October 30-Day Challenge

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By JP Chartier

I thought about what I’d give up all week long, and I was coming up with wimpy stuff like no deep-fried foods, or no fast food, but these just weren’t good enough. So I decided to go BIG!

Those that know me well, know I enjoy an alcoholic beverage from time to time, and I’ve grown quite fond of beer especially, Bud Platinum in particular. My love of the suds has grown into an expensive hobby as of late, plus it’s a pain in the ass carrying all the empty bottles out to the trash!

So here is what I’m taking away:

* I pledge not to drink any beer for 30 days starting October 1st. Hell, I’ll even do better than that – how about this: I pledge not to drink any ALCOHOL for 30 days starting October 1st! (Oh how I will miss the frothy deliciousness of a cold beer)

And this is what I’ll be adding:

* I pledge to add a daily workout routine for atleast 30 days starting October 1st.

So There you have it, my pledges are officially in, are yours?? What did you decide to give up for 30 days? What did you decide to add for 30 days?

Now is the time to step up and do something good for yourself, if only for 30 days.

You deserve it!

Good luck!

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30 Day Challenge

By JP Chartier

Are you at a stage in your life where you feel you’re stuck in a rut? If you answered yes, then it’s time you took The 30 Day Challenge. It turns out that 30 days is just the right amount of time to form a new habit, or to lose an old one.

The idea isn’t difficult at all, just add something new to your life for 30 days, something you’ve always wanted to try. And after the 30 days it’s up to you if you want to continue with it, if not – then stop. Simple as that.

So are you up for it? I am and I hope you are too.

If you do decide to try this challenge, one of the things you’ll notice is that instead of the month flying by in a forgotten blur, time will go by much more memorable, and you’ll also notice your self confidence growing.

If you really want something bad enough, you can give it 30 days can’t you? Sure you can! Just remember to start off small, because small sustainable changes are more likely to stick.

The next 30 days are going to pass you by regardless, like it or not, so why not think about something you’ve always wanted to try and do it for the next 30 days.

I’ll begin the next 30 Day Challenge on October 1st.

Are you in?

Meeting God

By Anonymous

You were on your way home when you died.

It was a car accident. Nothing particularly remarkable, but fatal nonetheless. You left behind a wife and two children. It was a painless death. The EMTs tried their best to save you, but to no avail. Your body was so utterly shattered you were better off, trust me.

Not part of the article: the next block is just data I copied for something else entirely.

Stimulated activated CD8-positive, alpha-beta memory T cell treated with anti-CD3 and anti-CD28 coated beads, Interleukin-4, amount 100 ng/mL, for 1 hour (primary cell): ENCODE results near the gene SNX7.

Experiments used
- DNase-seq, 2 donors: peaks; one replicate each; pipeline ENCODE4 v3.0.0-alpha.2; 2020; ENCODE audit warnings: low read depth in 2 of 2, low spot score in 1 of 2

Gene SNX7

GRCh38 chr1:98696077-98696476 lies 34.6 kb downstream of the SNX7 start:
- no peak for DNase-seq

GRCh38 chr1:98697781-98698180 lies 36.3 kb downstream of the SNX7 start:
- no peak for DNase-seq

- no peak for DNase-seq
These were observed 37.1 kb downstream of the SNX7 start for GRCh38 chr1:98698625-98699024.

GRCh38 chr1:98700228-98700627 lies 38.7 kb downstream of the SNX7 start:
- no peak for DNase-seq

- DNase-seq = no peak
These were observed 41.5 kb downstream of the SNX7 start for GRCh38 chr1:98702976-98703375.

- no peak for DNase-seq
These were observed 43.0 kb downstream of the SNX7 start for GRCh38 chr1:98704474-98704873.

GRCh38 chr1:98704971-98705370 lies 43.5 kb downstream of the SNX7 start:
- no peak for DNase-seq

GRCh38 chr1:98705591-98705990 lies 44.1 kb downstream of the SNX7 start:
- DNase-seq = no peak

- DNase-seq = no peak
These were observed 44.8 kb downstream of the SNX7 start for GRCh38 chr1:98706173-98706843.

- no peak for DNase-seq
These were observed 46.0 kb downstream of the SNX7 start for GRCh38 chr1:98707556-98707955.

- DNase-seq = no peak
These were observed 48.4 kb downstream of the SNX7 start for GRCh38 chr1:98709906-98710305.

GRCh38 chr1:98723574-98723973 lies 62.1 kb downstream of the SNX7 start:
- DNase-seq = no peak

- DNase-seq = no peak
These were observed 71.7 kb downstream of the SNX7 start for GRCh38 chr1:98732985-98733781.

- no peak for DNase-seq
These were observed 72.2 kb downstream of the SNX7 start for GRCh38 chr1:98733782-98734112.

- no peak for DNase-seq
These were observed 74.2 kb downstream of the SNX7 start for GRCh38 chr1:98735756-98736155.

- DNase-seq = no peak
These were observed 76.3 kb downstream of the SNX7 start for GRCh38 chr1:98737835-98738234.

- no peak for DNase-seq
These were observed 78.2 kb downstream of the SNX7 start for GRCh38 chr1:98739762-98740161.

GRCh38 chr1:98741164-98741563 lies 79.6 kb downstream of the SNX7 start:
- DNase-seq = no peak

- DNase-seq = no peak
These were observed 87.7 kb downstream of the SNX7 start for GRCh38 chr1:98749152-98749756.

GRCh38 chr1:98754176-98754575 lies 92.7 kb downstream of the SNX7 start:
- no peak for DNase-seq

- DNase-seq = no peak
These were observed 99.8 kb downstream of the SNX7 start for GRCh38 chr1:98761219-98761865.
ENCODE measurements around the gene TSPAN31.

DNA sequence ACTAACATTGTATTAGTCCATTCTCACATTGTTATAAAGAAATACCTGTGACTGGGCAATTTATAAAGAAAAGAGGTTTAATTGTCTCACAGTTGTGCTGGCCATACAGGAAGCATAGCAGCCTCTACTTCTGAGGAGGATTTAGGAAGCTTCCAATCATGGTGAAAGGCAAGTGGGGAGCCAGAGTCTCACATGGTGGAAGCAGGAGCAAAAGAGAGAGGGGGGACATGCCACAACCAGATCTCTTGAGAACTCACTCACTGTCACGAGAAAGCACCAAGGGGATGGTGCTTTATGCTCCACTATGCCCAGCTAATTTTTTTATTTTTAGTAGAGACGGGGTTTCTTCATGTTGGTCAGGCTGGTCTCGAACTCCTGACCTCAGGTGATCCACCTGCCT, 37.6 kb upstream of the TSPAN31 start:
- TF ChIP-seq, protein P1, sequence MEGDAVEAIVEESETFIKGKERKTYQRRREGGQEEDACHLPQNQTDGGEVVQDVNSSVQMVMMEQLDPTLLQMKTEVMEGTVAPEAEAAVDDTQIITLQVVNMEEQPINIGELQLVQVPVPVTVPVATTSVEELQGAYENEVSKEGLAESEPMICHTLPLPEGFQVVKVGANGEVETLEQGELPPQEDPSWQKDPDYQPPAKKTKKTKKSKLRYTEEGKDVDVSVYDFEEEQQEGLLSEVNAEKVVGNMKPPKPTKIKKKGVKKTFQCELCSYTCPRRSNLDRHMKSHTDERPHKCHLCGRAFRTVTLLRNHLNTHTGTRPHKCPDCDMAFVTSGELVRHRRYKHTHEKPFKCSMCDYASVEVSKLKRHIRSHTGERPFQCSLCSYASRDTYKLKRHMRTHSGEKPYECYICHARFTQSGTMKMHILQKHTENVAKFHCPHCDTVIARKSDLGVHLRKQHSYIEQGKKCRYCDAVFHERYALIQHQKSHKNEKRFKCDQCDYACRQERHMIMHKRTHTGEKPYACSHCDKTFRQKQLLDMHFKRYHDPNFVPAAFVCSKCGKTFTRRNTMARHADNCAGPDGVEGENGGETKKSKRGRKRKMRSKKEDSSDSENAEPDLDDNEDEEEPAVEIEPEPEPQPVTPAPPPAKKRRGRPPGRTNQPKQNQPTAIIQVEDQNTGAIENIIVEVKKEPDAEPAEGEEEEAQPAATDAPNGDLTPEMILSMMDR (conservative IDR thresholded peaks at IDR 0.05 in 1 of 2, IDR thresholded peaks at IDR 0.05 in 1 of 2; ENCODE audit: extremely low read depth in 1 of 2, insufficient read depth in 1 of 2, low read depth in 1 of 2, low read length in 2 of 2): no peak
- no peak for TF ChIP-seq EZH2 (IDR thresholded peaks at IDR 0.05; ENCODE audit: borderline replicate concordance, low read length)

And that’s when you met me.

“What… what happened?” You asked. “Where am I?”

“You died,” I said, matter-of-factly. No point mincing words.

“There was a… a truck and it was skidding…”

“Yup.” I said.

“I… I died?”

“Yup. But don’t feel bad about it. Everyone dies.” I said.

You looked around. There was nothingness. Just you and me. “What is this place?” You asked. “Is this the afterlife?”

“More or less,” I said.

“Are you god?” You asked.

“Yup.” I replied. “I’m God.”

“My kids… my wife,” you said.

“What about them?”

“Will they be alright?”

“That’s what I like to see,” I said. “You just died and your main concern is your family. That’s good stuff right there.”

You looked at me with fascination. To you, I didn’t look like God. I just looked like some man. Some vague authority figure. More of a a grammar school teacher than the almighty.

“Don’t worry,” I said. “They’ll be fine. Your kids will remember you as perfect in every way. They didn’t have time to grow contempt for you. Your wife will cry on the outside, but will be secretly relieved.” “To be fair, your marriage was falling apart. If it’s any consolation, she’ll feel very guilty for feeling relieved.”

“Oh,” you said. “So what happens now? Do I go to heaven or hell or something?”

“Neither,” I said. “You’ll be reincarnated.”

“Ah,” you said. “So the Hindus were right.”

“All the religions are right in their own way,” I said. “Walk with me.”

You followed along as we strolled in the void. “Where are we going?”

“Nowhere in particular,” I said. “It’s just nice to walk while we talk.”

“So what’s the point, then?” You asked. “When I get reborn, I’ll just be a blank slate, right? A baby. So all my experiences and everything I did in this life won’t matter?”

“Not so!” I said. “You have within you all the knowledge and experiences of all your past lives. You just don’t remember them right now.”

I stopped walking and took you by the shoulders. “Your soul is more magnificent, beautiful, and gigantic than you can possibly imagine. A human mind can only contain a tiny fraction of what you are. It’s like sticking your finger in a glass of water to see if it’s hot or cold. You put a tiny part of yourself into the vessel, and when you bring it back out, you’ve gained all the experiences it had.”